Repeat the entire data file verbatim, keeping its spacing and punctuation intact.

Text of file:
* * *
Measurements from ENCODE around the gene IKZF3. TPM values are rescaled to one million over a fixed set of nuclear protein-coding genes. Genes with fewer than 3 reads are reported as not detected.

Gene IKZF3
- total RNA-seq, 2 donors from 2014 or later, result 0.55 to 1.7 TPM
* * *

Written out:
Measurements from ENCODE around the gene IKZF3. TPM values are rescaled to one million over a fixed set of nuclear protein-coding genes. Genes with fewer than 3 reads are reported as not detected.

Gene IKZF3
- total RNA-seq, 2 donors from 2014 or later, result 0.55 to 1.7 TPM